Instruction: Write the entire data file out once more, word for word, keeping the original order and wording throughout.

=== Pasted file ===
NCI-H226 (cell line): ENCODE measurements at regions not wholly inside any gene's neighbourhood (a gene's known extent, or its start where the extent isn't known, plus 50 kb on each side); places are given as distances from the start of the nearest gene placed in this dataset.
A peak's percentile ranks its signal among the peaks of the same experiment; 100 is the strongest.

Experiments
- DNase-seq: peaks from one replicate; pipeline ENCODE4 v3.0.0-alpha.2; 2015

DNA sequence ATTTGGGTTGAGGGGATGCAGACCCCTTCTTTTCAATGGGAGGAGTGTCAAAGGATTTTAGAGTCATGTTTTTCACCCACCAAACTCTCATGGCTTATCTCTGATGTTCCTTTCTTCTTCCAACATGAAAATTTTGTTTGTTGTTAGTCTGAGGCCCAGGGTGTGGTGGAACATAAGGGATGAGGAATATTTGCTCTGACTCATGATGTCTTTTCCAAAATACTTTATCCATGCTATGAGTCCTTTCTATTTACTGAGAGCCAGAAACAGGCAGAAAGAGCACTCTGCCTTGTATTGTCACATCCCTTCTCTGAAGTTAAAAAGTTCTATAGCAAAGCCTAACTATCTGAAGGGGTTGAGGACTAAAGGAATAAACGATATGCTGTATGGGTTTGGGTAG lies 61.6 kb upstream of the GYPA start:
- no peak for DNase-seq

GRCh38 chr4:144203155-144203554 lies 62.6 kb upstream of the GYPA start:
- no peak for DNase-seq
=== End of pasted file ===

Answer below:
NCI-H226 (cell line): ENCODE measurements at regions not wholly inside any gene's neighbourhood (a gene's known extent, or its start where the extent isn't known, plus 50 kb on each side); places are given as distances from the start of the nearest gene placed in this dataset.
A peak's percentile ranks its signal among the peaks of the same experiment; 100 is the strongest.

Experiments
- DNase-seq: peaks from one replicate; pipeline ENCODE4 v3.0.0-alpha.2; 2015

DNA sequence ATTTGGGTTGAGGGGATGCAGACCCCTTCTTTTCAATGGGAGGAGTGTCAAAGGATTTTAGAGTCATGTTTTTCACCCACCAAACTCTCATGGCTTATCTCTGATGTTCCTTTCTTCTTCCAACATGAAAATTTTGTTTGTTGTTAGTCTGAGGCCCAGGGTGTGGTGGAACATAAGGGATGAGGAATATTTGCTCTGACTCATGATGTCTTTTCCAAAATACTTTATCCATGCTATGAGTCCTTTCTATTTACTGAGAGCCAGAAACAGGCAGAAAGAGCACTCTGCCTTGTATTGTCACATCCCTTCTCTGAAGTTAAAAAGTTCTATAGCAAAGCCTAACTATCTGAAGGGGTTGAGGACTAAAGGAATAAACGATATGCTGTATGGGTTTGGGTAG lies 61.6 kb upstream of the GYPA start:
- no peak for DNase-seq

GRCh38 chr4:144203155-144203554 lies 62.6 kb upstream of the GYPA start:
- no peak for DNase-seq